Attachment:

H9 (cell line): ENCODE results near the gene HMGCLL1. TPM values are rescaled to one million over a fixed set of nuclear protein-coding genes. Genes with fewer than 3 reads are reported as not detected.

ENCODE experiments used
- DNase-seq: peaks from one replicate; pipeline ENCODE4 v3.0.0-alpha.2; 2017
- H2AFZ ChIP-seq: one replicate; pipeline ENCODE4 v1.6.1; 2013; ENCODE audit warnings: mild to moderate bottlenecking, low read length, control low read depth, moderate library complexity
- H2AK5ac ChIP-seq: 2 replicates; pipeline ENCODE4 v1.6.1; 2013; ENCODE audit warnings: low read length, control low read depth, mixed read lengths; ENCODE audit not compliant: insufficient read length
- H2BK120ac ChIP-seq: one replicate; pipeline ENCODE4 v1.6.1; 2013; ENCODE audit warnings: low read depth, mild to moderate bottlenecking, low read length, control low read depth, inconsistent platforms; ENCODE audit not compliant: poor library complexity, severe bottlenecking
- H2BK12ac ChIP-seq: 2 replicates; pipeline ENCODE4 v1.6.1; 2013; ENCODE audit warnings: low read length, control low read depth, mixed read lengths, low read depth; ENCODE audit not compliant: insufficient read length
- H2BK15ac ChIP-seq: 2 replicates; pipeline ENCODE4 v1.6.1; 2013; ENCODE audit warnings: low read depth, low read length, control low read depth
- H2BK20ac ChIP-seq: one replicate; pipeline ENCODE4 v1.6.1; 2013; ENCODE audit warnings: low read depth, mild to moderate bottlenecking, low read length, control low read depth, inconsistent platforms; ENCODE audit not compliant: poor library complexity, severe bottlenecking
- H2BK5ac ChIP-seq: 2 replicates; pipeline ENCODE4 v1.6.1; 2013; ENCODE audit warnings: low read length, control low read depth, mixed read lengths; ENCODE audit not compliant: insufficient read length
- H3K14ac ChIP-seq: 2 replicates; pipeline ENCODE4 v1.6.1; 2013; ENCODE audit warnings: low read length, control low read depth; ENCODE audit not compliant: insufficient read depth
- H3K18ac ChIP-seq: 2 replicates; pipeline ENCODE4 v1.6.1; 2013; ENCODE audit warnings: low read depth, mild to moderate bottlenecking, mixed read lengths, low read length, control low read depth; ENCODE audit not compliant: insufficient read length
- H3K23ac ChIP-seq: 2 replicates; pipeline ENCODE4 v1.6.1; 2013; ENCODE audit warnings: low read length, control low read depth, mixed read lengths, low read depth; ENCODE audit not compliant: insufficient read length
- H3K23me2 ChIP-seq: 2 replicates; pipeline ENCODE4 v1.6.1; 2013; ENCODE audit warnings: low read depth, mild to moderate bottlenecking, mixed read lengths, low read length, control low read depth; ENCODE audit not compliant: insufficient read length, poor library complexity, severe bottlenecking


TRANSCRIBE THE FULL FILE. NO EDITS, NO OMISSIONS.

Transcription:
H9 (cell line): ENCODE results near the gene HMGCLL1. TPM values are rescaled to one million over a fixed set of nuclear protein-coding genes. Genes with fewer than 3 reads are reported as not detected.

ENCODE experiments used
- DNase-seq: peaks from one replicate; pipeline ENCODE4 v3.0.0-alpha.2; 2017
- H2AFZ ChIP-seq: one replicate; pipeline ENCODE4 v1.6.1; 2013; ENCODE audit warnings: mild to moderate bottlenecking, low read length, control low read depth, moderate library complexity
- H2AK5ac ChIP-seq: 2 replicates; pipeline ENCODE4 v1.6.1; 2013; ENCODE audit warnings: low read length, control low read depth, mixed read lengths; ENCODE audit not compliant: insufficient read length
- H2BK120ac ChIP-seq: one replicate; pipeline ENCODE4 v1.6.1; 2013; ENCODE audit warnings: low read depth, mild to moderate bottlenecking, low read length, control low read depth, inconsistent platforms; ENCODE audit not compliant: poor library complexity, severe bottlenecking
- H2BK12ac ChIP-seq: 2 replicates; pipeline ENCODE4 v1.6.1; 2013; ENCODE audit warnings: low read length, control low read depth, mixed read lengths, low read depth; ENCODE audit not compliant: insufficient read length
- H2BK15ac ChIP-seq: 2 replicates; pipeline ENCODE4 v1.6.1; 2013; ENCODE audit warnings: low read depth, low read length, control low read depth
- H2BK20ac ChIP-seq: one replicate; pipeline ENCODE4 v1.6.1; 2013; ENCODE audit warnings: low read depth, mild to moderate bottlenecking, low read length, control low read depth, inconsistent platforms; ENCODE audit not compliant: poor library complexity, severe bottlenecking
- H2BK5ac ChIP-seq: 2 replicates; pipeline ENCODE4 v1.6.1; 2013; ENCODE audit warnings: low read length, control low read depth, mixed read lengths; ENCODE audit not compliant: insufficient read length
- H3K14ac ChIP-seq: 2 replicates; pipeline ENCODE4 v1.6.1; 2013; ENCODE audit warnings: low read length, control low read depth; ENCODE audit not compliant: insufficient read depth
- H3K18ac ChIP-seq: 2 replicates; pipeline ENCODE4 v1.6.1; 2013; ENCODE audit warnings: low read depth, mild to moderate bottlenecking, mixed read lengths, low read length, control low read depth; ENCODE audit not compliant: insufficient read length
- H3K23ac ChIP-seq: 2 replicates; pipeline ENCODE4 v1.6.1; 2013; ENCODE audit warnings: low read length, control low read depth, mixed read lengths, low read depth; ENCODE audit not compliant: insufficient read length
- H3K23me2 ChIP-seq: 2 replicates; pipeline ENCODE4 v1.6.1; 2013; ENCODE audit warnings: low read depth, mild to moderate bottlenecking, mixed read lengths, low read length, control low read depth; ENCODE audit not compliant: insufficient read length, poor library complexity, severe bottlenecking